The other significant notion would be the fact that Kuwait is under Sharia law since it is a country in which Islam is a state religion. Muslims adhering to the Koran value arbitration as a practice, and people who participate in this process are honored (Badah, 2014). Moreover, Sharia law is considered the guidance for all other legislations, and, therefore, the arbitral award should not violate or contradict these regulations. Thus, any enforcements that are against the country’s religious principles are rejected by the domestic court.
However, the legal reasons for refusal of the enforcement should be adequately declared and include several primary grounds. As such, the parties evaluate the capacity of the arbitrators, the justice that they enforce, and the level to which their interests were considered (Badah, 2014). Then, they officially state their position and observe the other state that should also implement the award. The other important factor is the presence of prejudices of the arbitrators and operational difficulties that might prevent the implementation (Badah, 2014). Limiting the list of the causes for refusal helps the procedure to remain valuable and effective.
The enforcement of foreign court awards is also possible in Kuwait and resembles that of the arbitration in its principles. It is stated that “a decision rendered by courts of foreign jurisdiction … can be recognized and enforced in the State of Kuwait if granted an exequatur by the Court of First Instance … under limited conditions” (Al Oula Law Firm, 2012, para. 1). The most significant condition is reciprocity, namely, the countries should be in agreement that the enforced laws are to be implemented in both of them. Hence, Kuwait can reject any enforced courts awards if the foreign party or parties do not adhere to this principle.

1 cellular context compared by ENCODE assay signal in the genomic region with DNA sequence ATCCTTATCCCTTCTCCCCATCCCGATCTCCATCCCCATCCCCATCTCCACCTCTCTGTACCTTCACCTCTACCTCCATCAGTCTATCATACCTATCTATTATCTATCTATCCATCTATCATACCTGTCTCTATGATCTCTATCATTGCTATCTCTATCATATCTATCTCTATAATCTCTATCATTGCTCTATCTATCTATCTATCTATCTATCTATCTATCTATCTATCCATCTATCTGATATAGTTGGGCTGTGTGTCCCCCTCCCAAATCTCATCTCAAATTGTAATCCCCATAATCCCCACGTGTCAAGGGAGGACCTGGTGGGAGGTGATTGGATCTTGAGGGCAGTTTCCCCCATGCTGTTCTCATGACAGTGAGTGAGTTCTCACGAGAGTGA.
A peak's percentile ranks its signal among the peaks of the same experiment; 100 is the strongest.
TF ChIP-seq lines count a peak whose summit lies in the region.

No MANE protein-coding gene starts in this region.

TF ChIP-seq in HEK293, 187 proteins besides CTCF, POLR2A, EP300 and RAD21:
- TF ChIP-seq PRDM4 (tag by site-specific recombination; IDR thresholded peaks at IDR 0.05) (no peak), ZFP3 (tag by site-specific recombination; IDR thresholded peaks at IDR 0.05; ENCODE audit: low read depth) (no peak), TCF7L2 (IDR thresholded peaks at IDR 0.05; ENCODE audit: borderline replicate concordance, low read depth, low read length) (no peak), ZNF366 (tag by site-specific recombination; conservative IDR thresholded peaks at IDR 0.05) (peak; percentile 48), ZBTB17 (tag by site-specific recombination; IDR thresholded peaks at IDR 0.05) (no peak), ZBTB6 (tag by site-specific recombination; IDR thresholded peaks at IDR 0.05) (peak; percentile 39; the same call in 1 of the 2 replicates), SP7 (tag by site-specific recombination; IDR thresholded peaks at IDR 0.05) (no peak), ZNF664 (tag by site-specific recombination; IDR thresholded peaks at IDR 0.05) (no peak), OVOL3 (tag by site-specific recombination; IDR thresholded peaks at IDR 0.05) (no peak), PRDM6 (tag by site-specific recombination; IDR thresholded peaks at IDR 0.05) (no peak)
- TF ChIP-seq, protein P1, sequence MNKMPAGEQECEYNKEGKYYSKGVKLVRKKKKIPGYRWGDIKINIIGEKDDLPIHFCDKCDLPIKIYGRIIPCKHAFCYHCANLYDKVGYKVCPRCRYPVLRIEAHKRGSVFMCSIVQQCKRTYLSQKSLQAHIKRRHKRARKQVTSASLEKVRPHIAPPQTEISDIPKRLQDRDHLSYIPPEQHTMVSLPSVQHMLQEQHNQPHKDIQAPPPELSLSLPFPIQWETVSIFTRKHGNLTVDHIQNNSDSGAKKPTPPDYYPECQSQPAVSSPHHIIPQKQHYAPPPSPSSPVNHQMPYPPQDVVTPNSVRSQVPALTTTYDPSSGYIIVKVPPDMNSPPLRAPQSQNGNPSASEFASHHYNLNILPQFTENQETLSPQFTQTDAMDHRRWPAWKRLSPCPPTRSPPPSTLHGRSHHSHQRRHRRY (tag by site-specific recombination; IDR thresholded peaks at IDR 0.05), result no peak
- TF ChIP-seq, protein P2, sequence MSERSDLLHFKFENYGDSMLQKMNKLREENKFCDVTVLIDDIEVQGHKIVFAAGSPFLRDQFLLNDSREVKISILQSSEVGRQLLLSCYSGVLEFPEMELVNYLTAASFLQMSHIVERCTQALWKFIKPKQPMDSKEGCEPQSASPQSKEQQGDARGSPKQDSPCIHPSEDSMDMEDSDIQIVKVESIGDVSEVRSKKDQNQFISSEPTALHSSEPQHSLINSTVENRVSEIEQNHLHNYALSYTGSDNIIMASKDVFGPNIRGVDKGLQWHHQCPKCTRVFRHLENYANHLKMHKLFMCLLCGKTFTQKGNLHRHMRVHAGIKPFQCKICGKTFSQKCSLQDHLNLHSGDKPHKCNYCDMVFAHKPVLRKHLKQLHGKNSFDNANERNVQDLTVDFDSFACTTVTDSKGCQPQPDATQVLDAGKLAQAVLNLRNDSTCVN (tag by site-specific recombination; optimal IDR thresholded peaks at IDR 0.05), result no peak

The realization of this type of enforcement is somewhat limited in Kuwait. Precisely, the country has several treaties with Arab countries that allow this legislation. These include the convention made by the League of Arab States and the Riyadh convention of the Arab Gulf Co-operative Council (Alghanim, 2020). However, no other state, for example, the European one, has made an agreement with Kuwait, although there were such proposals in the Hague Convention on the Recognition and Enforcement of Foreign Judgments in Civil and Commercial Matters (Alghanim, 2020). Moreover, it is underlined by some scholars that the process of enforcement is not made available to the public and is usually reduced to commercial affairs (Elbalti, 2018). Therefore, the procedure does not yet have much power in the state and happens on rare occasions.
To conclude, foreign enforcement is a valuable practice in Kuwait, although its two specific kinds differ in their implementation while being similar in their principles. The enforcement of the foreign arbitral awards is accepted as a legal procedure to resolve commercial disputes on the international level. There are precise requirements and conditions that determine the acceptance of the award. In turn, foreign law enforcement is limited to several conventions, which are declared in Arab states and lacks transparency.
Alghanim, B. (2020) ‘The enforcement of foreign judgments in Kuwait’, Journal of Private International Law, 16(3), pp. 493-518, Web.
Al Oula Law Firm (2012). Enforcement of foreign judgments. Hawalli: Al Oula Law Firm.
Badah, S. (2014) ‘The enforcement of foreign arbitral awards in Kuwait’, American International Journal of Contemporary Research, 4(4), pp. 82-86.
Elbalti, B. (2018) ‘The recognition of foreign judgments as a tool of economic integration: views from Middle Eastern and Arab Gulf countries’, China’s One Belt One Road Initiative and Private International Law, pp. 218-234.